Vineyard Gazette
“Cap’n” Seth Wakeman Jr.
Right whales
Woods Hole Oceanographic Institution
Bruce Brooks
Nuzzling the shoreline with the curiosity and daring that made its ancestors easy prey for whalers, a young right whale is swimming slowly northward along the East Coast toward Martha’s Vineyard.
Right whales
Sea turtles
Marine Mammal Protection Act
Mark Alan Lovewell
One of the rarest creatures on the earth, the endangered right whale, was seen near the Vineyard Tuesday.
Right whales
National Marine Fisheries Service


Herman Melville didn’t mince words when it came to the sperm whale. With emphasis, he explained “I tell you, the sperm whale will stand no nonsense.” And it didn’t ­— since we know it as the creature that sank the whaleship Essex in the real-life tragedy that was the inspiration for Moby Dick.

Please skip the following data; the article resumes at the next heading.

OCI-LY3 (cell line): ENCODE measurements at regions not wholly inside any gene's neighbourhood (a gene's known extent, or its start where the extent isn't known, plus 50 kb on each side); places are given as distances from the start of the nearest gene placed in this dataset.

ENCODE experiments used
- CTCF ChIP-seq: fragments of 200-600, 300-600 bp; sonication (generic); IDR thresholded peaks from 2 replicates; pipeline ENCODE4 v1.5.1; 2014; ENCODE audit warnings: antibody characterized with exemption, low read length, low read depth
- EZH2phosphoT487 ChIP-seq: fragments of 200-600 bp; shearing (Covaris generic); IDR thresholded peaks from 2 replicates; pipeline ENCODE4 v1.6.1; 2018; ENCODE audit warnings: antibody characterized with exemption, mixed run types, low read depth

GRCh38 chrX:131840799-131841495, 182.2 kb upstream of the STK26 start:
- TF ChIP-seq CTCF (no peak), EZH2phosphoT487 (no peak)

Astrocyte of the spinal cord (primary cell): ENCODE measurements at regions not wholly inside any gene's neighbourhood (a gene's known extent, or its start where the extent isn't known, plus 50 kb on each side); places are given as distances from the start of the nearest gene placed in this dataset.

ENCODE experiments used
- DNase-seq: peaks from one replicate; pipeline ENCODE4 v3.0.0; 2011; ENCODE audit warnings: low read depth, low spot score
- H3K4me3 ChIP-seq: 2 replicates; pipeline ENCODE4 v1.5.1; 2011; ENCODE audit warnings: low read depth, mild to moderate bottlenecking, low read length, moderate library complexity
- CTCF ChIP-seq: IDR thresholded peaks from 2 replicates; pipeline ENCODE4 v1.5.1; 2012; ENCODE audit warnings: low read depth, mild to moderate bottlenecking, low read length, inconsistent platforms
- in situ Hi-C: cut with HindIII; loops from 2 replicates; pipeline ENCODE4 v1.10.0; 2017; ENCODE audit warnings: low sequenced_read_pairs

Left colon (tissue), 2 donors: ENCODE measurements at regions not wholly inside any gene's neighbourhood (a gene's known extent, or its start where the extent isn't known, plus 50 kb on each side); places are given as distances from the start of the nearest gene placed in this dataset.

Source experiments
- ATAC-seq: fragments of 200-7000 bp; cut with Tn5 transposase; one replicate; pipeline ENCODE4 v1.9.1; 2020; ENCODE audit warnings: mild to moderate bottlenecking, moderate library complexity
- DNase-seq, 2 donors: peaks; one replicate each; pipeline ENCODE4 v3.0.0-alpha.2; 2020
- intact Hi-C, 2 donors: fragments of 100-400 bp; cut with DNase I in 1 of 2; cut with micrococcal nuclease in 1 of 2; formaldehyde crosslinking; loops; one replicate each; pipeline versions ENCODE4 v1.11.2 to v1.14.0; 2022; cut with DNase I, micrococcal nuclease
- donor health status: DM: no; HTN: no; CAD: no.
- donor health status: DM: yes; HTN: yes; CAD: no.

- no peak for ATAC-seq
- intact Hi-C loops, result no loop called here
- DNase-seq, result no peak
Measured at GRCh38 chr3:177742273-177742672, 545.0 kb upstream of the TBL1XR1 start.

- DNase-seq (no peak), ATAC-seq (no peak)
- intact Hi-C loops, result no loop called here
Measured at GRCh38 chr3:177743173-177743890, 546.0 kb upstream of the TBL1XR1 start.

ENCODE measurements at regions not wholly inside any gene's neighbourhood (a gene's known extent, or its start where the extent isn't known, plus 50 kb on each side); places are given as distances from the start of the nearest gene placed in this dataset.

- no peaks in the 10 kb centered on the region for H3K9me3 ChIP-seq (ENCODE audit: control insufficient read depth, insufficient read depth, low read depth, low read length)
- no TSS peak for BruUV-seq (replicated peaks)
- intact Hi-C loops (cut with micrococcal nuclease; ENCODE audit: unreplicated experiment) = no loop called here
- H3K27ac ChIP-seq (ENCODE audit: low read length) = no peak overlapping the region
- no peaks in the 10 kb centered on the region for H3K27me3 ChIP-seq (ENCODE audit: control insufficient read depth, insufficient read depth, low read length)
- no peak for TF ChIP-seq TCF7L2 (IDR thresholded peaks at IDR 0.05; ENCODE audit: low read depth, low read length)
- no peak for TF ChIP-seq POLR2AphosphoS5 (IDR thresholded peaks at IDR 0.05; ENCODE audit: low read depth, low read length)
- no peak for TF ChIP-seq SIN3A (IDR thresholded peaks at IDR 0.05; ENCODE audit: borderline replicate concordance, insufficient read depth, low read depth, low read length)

Yes, I am writing about whales that were not seen from the Island!

In waters about 30 miles south of Martha’s Vineyard, a whale not seen in the region for more than two centuries was spotted from the skies last week by scientists with the New England Aquarium.

The rope embedded in the tail of a dead young right whale that washed up on the Vineyard last month is consistent with buoy lines used by trap fishermen in Maine.

Tribal leadership maintains it has aboriginal rights to any dead whales that beach along the shores of Noepe — the Wampanoag name for Martha’s Vineyard. Retaining that right has remained a priority for members, who have traditionally made use of whale meat, fat, bones and baleen.

The 3-year-old female whale was seen entangled in the Gulf of St. Lawrence in August 2022, and attempts to free it off Cape Cod last year were unsuccessful, according to the New England Aquarium.